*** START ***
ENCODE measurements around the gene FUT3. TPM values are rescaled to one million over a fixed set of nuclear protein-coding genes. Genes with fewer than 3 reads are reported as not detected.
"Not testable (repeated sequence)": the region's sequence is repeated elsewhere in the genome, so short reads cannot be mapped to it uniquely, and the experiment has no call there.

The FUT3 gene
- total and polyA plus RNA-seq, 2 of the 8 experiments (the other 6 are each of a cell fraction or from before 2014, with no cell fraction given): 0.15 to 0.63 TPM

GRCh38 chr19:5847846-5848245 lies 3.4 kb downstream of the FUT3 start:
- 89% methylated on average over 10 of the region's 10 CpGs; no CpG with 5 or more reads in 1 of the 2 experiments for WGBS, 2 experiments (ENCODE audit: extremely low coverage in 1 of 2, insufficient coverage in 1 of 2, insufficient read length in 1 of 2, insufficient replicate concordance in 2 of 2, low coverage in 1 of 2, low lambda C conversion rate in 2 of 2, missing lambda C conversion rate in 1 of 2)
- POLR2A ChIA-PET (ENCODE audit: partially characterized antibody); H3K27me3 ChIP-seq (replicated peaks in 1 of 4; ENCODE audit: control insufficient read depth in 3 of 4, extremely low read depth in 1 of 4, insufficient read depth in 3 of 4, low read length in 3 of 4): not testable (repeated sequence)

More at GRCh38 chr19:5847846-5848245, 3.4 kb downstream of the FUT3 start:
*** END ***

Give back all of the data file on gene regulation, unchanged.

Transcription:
ENCODE measurements around the gene FUT3. TPM values are rescaled to one million over a fixed set of nuclear protein-coding genes. Genes with fewer than 3 reads are reported as not detected.
"Not testable (repeated sequence)": the region's sequence is repeated elsewhere in the genome, so short reads cannot be mapped to it uniquely, and the experiment has no call there.

The FUT3 gene
- total and polyA plus RNA-seq, 2 of the 8 experiments (the other 6 are each of a cell fraction or from before 2014, with no cell fraction given): 0.15 to 0.63 TPM

GRCh38 chr19:5847846-5848245 lies 3.4 kb downstream of the FUT3 start:
- 89% methylated on average over 10 of the region's 10 CpGs; no CpG with 5 or more reads in 1 of the 2 experiments for WGBS, 2 experiments (ENCODE audit: extremely low coverage in 1 of 2, insufficient coverage in 1 of 2, insufficient read length in 1 of 2, insufficient replicate concordance in 2 of 2, low coverage in 1 of 2, low lambda C conversion rate in 2 of 2, missing lambda C conversion rate in 1 of 2)
- POLR2A ChIA-PET (ENCODE audit: partially characterized antibody); H3K27me3 ChIP-seq (replicated peaks in 1 of 4; ENCODE audit: control insufficient read depth in 3 of 4, extremely low read depth in 1 of 4, insufficient read depth in 3 of 4, low read length in 3 of 4): not testable (repeated sequence)

More at GRCh38 chr19:5847846-5848245, 3.4 kb downstream of the FUT3 start: